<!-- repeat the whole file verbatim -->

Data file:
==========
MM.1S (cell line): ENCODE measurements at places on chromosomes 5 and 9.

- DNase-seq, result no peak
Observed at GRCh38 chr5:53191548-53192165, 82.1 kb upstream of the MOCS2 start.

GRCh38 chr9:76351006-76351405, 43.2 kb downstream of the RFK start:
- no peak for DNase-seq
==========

MM.1S (cell line): ENCODE measurements at places on chromosomes 5 and 9.

- DNase-seq, result no peak
Observed at GRCh38 chr5:53191548-53192165, 82.1 kb upstream of the MOCS2 start.

GRCh38 chr9:76351006-76351405, 43.2 kb downstream of the RFK start:
- no peak for DNase-seq